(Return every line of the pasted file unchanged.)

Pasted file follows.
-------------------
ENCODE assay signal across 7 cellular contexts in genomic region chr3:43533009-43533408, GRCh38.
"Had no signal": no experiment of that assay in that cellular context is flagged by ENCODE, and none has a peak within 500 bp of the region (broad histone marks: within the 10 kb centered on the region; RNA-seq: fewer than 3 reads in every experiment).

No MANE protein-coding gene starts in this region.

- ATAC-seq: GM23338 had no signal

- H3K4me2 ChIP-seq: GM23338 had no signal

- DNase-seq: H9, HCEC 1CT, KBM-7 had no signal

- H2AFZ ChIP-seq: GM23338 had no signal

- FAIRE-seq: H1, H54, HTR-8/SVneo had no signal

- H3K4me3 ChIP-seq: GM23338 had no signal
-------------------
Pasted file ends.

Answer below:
ENCODE assay signal across 7 cellular contexts in genomic region chr3:43533009-43533408, GRCh38.
"Had no signal": no experiment of that assay in that cellular context is flagged by ENCODE, and none has a peak within 500 bp of the region (broad histone marks: within the 10 kb centered on the region; RNA-seq: fewer than 3 reads in every experiment).

No MANE protein-coding gene starts in this region.

- ATAC-seq: GM23338 had no signal

- H3K4me2 ChIP-seq: GM23338 had no signal

- DNase-seq: H9, HCEC 1CT, KBM-7 had no signal

- H2AFZ ChIP-seq: GM23338 had no signal

- FAIRE-seq: H1, H54, HTR-8/SVneo had no signal

- H3K4me3 ChIP-seq: GM23338 had no signal